Living with dyslexia

“In Grade 1, I couldn’t write my name and I felt at this young age that I had already ‘failed’ murder novel. But now I just laugh about the errors – I’m completely content and open about it.” – Ashleigh Marshall

Do you have dyslexia or know anyone that does? We met up with Kayos’ Operations Manager, Ashleigh Marshall and her son, Adam Marshall, who were both born with dyslexia – a condition that makes it difficult for them to write, spell and read fluently.

What is dyslexia?

Loosely, dyslexia is a general term for disorders that involve difficulty in learning to read or interpret words, letters, and other symbols, but that do not affect general intelligence.

There’s a lot of confusion and feelings of negativity because children with dyslexia can only be tested accurately at 7 years old. Ashleigh explained that in Grade 1 she wasn’t able to spell her name and she felt as though she had already ‘failed’.

Common signs of dyslexia

  • Trouble with reading, writing, and spelling.
  • Issues with schoolwork.
  • Difficulty learning a foreign language.
  • Difficulty remembering numbers.
  • Poor handwriting.
  • Low self-esteem

People with dyslexia often appear as though they are ‘zoned out’ and not paying attention and Ashleigh felt that the teachers wrote her off because they didn’t understand the condition; one of the characteristics of dyslexic people is that they have a high IQ and are more than capable of understanding their work, but they just have difficulty making out the words on the page – that’s all.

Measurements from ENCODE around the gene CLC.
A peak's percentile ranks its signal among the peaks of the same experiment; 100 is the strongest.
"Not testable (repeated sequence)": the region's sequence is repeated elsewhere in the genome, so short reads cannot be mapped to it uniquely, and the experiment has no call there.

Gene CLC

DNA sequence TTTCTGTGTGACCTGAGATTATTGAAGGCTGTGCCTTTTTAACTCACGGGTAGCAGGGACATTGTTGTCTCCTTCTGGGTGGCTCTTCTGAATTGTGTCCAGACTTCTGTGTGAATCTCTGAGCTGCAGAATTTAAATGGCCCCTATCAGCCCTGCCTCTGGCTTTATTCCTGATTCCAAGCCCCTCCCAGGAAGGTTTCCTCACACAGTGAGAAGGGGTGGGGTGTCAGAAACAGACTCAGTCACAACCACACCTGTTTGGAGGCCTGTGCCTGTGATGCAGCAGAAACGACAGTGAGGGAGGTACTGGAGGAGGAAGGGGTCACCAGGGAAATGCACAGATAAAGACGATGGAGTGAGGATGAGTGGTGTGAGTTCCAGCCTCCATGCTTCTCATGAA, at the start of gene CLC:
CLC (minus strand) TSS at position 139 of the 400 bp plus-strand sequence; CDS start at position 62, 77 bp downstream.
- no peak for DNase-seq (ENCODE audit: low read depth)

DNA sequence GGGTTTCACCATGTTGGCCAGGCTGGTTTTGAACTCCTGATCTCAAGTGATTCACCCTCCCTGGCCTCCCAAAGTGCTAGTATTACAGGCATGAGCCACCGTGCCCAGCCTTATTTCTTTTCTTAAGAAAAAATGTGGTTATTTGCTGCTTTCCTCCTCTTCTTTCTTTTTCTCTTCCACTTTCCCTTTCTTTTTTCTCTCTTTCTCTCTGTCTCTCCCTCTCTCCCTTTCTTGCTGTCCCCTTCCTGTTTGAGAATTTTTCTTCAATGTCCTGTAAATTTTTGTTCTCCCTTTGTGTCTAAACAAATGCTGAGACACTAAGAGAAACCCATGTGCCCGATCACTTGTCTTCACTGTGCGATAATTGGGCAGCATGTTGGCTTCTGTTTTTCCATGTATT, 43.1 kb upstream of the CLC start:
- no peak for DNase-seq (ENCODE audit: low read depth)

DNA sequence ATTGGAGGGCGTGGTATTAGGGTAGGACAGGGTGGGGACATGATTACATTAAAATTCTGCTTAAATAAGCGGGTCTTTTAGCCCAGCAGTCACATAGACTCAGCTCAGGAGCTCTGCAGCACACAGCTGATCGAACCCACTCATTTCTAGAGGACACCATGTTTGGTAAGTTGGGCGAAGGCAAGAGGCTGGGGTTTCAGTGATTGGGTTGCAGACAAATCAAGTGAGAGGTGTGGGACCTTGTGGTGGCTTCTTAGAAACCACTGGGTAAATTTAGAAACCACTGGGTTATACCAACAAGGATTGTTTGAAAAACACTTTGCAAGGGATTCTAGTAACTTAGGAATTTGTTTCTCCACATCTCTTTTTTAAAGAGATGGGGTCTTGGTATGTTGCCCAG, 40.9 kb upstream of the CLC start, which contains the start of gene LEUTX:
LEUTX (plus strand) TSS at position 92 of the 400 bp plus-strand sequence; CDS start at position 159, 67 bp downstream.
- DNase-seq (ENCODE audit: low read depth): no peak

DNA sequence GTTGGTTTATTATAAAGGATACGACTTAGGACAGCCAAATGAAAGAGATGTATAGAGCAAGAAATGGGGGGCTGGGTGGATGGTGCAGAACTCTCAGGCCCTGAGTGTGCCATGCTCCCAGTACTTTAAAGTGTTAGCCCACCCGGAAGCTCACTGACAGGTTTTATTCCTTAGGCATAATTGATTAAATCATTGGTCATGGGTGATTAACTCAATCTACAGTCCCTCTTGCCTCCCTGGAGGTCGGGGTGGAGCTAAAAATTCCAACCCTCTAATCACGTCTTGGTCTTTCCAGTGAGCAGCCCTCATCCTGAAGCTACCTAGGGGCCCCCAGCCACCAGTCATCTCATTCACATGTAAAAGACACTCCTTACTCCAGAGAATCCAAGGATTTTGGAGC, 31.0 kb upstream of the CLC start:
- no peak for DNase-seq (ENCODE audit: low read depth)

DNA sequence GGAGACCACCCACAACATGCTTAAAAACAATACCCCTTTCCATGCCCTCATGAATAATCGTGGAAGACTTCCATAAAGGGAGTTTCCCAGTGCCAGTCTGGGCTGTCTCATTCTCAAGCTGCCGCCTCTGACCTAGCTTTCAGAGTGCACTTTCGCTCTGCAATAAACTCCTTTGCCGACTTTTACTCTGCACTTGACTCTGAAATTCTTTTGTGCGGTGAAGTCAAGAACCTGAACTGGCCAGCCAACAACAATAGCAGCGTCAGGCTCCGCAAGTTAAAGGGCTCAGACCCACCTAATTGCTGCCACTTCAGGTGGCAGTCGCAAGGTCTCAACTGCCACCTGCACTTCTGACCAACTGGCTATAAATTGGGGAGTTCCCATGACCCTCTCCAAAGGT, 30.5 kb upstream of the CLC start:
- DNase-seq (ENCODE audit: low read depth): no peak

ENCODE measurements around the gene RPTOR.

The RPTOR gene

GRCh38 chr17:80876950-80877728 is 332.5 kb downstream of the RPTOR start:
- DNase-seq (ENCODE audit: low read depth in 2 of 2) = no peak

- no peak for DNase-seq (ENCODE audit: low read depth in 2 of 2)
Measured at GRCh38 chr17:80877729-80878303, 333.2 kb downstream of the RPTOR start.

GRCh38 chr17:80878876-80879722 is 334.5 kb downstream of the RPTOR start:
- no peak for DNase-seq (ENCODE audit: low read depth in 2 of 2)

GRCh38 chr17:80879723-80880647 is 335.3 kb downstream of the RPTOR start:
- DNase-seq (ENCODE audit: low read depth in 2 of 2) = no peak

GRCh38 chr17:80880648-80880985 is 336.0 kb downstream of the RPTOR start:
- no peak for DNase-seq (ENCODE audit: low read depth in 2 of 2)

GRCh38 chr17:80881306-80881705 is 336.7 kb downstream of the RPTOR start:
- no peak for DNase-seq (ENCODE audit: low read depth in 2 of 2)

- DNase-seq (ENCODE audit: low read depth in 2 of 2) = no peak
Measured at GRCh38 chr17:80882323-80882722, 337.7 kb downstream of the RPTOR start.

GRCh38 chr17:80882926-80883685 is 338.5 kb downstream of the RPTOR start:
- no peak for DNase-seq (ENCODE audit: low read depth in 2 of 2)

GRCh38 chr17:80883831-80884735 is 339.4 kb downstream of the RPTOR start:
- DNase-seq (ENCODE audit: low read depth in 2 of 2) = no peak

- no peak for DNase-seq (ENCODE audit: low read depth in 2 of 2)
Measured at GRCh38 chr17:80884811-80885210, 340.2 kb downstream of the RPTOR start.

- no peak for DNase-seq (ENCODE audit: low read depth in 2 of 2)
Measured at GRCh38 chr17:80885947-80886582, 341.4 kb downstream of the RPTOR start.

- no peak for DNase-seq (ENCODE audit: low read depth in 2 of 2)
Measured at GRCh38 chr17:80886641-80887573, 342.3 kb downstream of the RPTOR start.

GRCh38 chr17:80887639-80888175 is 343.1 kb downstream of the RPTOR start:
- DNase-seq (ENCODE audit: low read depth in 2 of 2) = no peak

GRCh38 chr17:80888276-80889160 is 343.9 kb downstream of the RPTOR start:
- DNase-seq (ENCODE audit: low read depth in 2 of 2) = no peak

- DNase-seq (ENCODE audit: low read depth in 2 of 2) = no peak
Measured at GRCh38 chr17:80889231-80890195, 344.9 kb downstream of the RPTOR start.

Methods of coping with dyslexia

Both Ashleigh and Adam commented that they are very visual, meaning that they create pictures of the words in the sentence and play it back in their minds like a movie – this has been very successful for them. However, words such as ‘the’, ‘a’ and ‘an’ prove to be a bit more difficult, simply because they can’t be visualised.

  • She would also draw pictures to remember words – e.g. hole and whole.
  • Types sentences in Google sometimes to see if she has found the right word – e.g. hear and here.
  • Technology has been an important tool that has allowed her and her son to excel.
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The bond between Ashleigh and Adam

Ashleigh and Adam don’t see dyslexia as a handicap in any way. She commented to Adam, “All of us are born with things we are good at and things we need to work at.”

Their shared condition has actually given them a strong bond because they are able to communicate to each other in ways that other may not understand.

Today, Ashleigh and Adam are succeeding exceptionally well; Adam is in Grade 7 and is eager for the challenges that he will face next year. Ashleigh’s colleagues have commented that they would not be able to cope without her! We congratulate you both for your strong attitudes and fighting spirits.